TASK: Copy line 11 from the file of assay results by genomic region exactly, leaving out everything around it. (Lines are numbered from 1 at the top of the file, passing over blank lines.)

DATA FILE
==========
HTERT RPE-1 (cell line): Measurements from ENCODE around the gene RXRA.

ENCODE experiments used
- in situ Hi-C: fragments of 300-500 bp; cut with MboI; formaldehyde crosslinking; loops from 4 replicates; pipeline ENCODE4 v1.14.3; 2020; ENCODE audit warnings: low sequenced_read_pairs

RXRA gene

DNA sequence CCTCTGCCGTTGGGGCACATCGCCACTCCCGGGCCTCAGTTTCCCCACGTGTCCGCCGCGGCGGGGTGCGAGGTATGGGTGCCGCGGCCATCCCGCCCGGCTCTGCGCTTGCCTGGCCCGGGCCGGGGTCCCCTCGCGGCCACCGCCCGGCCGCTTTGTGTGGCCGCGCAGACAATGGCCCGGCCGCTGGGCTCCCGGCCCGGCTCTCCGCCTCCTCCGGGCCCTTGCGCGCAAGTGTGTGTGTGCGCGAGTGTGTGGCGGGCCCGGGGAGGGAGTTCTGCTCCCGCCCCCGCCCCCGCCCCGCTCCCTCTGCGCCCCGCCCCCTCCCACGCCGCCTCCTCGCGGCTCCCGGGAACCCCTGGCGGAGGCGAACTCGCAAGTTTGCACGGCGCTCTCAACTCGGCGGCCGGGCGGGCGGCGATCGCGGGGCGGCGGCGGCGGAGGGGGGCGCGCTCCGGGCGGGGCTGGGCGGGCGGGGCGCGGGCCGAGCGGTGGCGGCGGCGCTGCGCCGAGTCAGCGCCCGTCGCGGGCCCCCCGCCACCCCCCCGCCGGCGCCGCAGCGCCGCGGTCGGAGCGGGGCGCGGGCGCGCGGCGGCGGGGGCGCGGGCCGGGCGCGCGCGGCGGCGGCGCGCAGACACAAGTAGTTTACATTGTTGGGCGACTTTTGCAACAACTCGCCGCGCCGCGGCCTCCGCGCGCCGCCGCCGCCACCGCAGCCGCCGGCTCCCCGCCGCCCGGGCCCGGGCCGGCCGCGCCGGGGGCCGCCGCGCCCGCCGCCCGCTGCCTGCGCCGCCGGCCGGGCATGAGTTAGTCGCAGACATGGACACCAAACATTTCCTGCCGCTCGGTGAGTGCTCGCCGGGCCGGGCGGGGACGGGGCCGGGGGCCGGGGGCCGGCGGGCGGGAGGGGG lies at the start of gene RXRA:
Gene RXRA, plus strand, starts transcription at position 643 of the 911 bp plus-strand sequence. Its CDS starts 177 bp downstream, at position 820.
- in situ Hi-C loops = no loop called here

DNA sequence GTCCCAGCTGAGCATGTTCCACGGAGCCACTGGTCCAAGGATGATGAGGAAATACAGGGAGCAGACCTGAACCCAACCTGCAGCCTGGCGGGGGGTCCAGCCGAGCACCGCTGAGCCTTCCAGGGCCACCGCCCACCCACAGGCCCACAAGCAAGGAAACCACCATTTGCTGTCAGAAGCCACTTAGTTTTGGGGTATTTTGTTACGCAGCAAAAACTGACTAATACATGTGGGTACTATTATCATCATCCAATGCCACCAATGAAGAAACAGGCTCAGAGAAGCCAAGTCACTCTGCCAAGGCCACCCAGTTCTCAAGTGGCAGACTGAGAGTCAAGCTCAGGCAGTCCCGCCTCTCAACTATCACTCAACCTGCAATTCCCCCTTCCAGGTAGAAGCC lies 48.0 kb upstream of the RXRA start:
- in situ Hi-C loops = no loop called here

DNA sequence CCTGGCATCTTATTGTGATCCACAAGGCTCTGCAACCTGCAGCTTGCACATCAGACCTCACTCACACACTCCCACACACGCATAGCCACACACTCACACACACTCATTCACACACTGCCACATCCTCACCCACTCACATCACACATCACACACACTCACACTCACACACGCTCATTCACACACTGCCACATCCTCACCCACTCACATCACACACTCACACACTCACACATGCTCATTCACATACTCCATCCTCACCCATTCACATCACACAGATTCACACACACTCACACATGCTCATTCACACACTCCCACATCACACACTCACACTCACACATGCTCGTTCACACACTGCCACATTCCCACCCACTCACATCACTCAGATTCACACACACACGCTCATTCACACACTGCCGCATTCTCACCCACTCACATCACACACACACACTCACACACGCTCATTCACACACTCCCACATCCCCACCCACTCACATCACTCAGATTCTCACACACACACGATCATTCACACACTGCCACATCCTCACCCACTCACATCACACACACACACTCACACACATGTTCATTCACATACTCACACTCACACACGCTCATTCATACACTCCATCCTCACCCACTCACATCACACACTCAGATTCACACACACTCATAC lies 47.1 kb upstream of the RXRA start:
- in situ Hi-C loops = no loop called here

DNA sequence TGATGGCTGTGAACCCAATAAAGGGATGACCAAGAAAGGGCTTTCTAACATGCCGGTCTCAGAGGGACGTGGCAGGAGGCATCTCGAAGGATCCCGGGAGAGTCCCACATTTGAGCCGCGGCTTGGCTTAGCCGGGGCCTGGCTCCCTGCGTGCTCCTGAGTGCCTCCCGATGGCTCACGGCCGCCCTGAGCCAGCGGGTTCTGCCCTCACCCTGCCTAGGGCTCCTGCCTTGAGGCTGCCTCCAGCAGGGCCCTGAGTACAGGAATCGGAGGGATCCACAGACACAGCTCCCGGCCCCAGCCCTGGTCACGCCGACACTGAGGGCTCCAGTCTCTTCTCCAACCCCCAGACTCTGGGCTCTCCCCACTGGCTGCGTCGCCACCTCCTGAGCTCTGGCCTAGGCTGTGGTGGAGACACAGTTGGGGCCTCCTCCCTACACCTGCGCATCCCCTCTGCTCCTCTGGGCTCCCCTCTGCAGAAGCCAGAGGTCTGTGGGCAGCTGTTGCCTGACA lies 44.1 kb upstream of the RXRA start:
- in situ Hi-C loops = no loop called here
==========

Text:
- in situ Hi-C loops = no loop called here